The Best Wines to Drink This Summer According to Expert Sommelier Grant Reynolds
The owner of Parcelle Wines, which just launched a delivery service in the Hamptons, reveals how to break the habit of the same reliable rosé
Have you ever wondered what you drank during the summer before there was such a resurgence of rosé? It’s hard to imagine sipping anything else on a hot day now that glasses are filled with so much pink. Sommelier Grant Reynolds, who is the owner of Parcelle Wines, says there’s more to imbibe this time of year than just rosé but also agrees it’s the season’s perfect quaff. And he should know: In addition to coauthoring the book How to Drink Wine: The Easiest Way to Learn What You Like, he oversees the wine programs at Charlie Bird, Legacy Records, and Pasquale Jones—all New York restaurants noted for their approach to wines.
When he first opened Parcelle, adjacent to Legacy Records in Hell’s Kitchen, he designed the wineshop to have more of a gallery approach. “Whatever is on the shelf is intentional for the season and may not be there in a month,” explains the wine expert. “We don’t have 35 types of rosé. We have six, but they’ll all have different flavors.” Although most of the shop is in the $25- to $50-per-bottle range, he’s also a go-to resource for those on the hunt for rarer vintages.
That’s exactly what makes him just the guy you want to hand deliver (via Vespa, of course) the latest picks straight to your Hamptons home. From Parcelle East, which is run out of Hamptons-insider favorite Highway Restaurant, Reynolds offers ideal summer wines as well as refreshing six-pack tasters of rosés and reds perfect for beachside entertaining.
“We tend to eat lighter and brighter during the summer,” he says. “There’s more seafood and definitely olive oil, more than butter, in dishes. The wines you drink need to reflect that.” He also notes that whatever you’re drinking on the beach is probably going to be served very cold, and that’s important to keep in mind when making choices. “The colder temperature affects flavors. Anything too nuanced will just disappear with the chill.”
With that in mind, he’s shared some tips on picking exactly what’s right to drink right now.
During the summer, Reynolds steers clear of whites that are creamy and rich in taste; instead, he leans toward ones that are crisp, tart, and savory. That profile has him grabbing bottles made in coastal parts of Europe, which will make you feel like you’re on vacation. “If you’re looking for new things to try, white wine from Spain that is a current vintage. Also, I’m obsessed with Canary Islands wine made with indigenous grapes.” He’s also favoring producers from Mount Etna in Sicily and Corsican wines made with the Vermentino grape. He also swears you can’t go wrong with Chablis for citrusy and lemony notes or a Gruner Veltliner from Austria for peppery and bright flavor.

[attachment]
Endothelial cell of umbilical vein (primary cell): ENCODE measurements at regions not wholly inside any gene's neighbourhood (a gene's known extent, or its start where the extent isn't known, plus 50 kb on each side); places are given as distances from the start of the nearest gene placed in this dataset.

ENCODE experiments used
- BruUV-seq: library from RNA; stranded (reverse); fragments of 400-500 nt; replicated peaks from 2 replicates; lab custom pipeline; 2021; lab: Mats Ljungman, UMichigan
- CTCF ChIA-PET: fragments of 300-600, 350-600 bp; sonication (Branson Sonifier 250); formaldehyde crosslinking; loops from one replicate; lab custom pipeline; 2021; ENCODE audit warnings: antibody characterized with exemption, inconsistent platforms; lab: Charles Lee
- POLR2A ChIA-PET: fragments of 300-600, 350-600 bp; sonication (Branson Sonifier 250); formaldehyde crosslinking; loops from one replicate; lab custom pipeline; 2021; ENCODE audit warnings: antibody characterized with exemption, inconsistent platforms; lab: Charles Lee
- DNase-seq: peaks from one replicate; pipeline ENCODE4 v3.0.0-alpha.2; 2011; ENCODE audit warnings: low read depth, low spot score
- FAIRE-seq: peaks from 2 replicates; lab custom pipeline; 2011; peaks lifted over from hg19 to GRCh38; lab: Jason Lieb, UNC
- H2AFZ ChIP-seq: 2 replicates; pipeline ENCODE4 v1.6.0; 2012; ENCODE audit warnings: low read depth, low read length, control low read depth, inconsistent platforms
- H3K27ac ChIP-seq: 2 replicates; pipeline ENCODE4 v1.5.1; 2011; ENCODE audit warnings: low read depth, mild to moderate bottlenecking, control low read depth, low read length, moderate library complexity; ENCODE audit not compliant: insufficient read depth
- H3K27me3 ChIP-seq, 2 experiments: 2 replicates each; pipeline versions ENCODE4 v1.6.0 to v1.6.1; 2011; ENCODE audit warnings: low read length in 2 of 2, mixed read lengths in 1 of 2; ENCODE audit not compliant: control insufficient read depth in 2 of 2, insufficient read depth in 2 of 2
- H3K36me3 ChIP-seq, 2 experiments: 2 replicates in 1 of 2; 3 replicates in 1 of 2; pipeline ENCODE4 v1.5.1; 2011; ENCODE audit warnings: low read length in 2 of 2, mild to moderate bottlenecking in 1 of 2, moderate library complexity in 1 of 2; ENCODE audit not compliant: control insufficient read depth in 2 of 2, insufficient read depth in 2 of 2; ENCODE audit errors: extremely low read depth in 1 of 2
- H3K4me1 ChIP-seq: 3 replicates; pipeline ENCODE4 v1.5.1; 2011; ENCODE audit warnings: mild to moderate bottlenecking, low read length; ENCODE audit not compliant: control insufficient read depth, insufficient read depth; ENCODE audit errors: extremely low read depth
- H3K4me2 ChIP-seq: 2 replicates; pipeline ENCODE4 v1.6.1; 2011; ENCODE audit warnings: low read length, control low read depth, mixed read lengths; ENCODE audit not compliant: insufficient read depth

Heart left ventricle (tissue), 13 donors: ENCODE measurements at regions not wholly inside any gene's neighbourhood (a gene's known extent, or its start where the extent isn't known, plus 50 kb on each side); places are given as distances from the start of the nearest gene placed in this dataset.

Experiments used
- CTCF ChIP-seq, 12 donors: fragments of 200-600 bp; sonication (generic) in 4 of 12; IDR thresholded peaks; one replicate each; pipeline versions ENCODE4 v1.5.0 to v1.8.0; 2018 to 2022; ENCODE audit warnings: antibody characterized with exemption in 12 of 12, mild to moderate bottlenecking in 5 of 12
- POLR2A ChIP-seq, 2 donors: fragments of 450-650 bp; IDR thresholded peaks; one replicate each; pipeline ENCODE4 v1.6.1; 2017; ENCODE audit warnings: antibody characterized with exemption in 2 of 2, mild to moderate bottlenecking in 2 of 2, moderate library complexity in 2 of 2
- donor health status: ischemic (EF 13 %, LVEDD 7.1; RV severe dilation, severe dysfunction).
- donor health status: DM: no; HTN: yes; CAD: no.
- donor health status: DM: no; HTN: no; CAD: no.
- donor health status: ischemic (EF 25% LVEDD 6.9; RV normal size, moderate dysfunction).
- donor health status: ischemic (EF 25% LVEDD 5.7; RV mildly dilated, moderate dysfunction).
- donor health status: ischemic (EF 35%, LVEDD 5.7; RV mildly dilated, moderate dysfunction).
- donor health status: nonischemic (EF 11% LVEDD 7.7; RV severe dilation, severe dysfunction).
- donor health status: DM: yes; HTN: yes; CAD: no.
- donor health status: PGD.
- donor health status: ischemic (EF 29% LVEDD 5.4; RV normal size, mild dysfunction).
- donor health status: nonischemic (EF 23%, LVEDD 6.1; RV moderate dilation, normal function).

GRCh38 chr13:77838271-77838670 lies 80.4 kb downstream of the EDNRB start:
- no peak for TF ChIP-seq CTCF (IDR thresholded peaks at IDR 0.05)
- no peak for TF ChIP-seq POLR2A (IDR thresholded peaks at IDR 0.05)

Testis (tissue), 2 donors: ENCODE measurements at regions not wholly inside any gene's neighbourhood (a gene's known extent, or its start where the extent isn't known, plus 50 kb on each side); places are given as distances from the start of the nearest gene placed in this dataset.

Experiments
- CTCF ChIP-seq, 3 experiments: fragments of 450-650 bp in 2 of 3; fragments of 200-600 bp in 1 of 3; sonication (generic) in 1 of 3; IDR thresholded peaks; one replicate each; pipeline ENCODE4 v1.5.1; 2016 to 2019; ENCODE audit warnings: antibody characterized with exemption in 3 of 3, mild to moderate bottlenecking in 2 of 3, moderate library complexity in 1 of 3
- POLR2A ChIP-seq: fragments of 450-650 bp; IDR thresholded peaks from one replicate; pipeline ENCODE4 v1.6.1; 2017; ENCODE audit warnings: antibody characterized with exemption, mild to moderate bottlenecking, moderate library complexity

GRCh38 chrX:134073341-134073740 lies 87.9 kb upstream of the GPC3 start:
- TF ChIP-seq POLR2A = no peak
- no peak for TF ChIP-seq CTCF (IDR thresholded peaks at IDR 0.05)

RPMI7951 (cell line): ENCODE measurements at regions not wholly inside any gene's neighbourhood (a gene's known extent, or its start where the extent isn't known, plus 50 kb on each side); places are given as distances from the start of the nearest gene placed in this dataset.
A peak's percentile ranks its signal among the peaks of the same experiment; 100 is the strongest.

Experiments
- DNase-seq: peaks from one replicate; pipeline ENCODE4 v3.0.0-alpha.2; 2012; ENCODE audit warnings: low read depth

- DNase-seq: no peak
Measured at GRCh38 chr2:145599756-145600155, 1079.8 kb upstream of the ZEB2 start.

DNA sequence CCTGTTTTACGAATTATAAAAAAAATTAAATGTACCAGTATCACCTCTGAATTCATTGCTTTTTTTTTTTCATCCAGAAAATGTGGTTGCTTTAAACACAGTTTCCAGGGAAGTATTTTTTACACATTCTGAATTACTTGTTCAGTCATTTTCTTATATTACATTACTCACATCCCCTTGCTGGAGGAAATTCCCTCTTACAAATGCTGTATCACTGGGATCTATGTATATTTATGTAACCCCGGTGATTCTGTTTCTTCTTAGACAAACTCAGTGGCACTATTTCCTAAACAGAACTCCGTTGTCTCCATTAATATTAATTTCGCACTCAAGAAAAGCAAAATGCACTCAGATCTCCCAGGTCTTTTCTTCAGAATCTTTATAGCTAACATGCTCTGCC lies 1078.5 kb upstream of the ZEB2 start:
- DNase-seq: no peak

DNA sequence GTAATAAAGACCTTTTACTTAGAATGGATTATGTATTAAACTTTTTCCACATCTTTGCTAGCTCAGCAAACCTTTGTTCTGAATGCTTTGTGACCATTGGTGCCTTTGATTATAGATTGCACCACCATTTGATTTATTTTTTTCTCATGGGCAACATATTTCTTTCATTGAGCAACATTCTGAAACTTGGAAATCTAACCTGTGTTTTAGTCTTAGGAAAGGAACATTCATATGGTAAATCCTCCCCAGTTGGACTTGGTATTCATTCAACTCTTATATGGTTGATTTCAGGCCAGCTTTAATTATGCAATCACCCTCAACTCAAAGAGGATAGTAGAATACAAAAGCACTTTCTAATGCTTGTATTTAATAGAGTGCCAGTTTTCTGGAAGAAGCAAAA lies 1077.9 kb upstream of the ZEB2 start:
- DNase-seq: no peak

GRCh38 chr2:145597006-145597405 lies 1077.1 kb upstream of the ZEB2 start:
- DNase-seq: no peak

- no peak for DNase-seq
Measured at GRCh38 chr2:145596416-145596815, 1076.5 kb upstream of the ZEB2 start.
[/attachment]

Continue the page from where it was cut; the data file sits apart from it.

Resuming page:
His recommendation: Fiano di Avellino, Guido Marsella, 2017, $28
When it comes to rosé, he’s quick to make the observation that people rarely have just one glass. For that reason, he sells kegs and 64-ounce growlers of pink wine. He says these days most producers have moved away from the sweeter versions of years past, so you don’t have to worry about specifying dry. He prefers ones from Sancerre, made with the pinot noir grape, but admits Provence is still the premier area. “I like it to be as light as possible in flavor without being too bitter or fruity,” he describes.
His recommendation: Sancerre Rosé, Domaine Vacheron, 2019 $35
Although it’s not the natural choice for days when the temperature is nearing 90, red wine still has a place on the table and connoisseurs should stay away from overly big, earthy, or aged wines. “If you’re craving a glass of red there are ones that are lighter and fresher and fruitier that you can throw in the fridge so they’re refreshing.” Since varieties that are fresh and a little chilled as well as lower in alcohol are your best bets, he recommends grapes like gamay, pinot noir, and sangiovese.
His Recommendation: Etna Rosso, I Custodi, ‘Pistus’ Sicily, 2017, $32
When it comes to sparkling wine, again he notes it’s not the season for anything too rich. “Opt for Blanc de Blanc. It’s 100 percent Chardonnay and tends to be the lightest and most approachable.” He says the Pierre Peters Cuvée Reserve Blanc de Blanc is a great pick, but he’s also a big fan of the Crémant du Jura by Tissot. “It’s perfect—a little nutty, a little salty.”
His Recommendations: Tissot Crémant du Jura Rosé, Jura, NV, $30; Pierre Peters Cuvée Réserve Blanc des Blanc, $75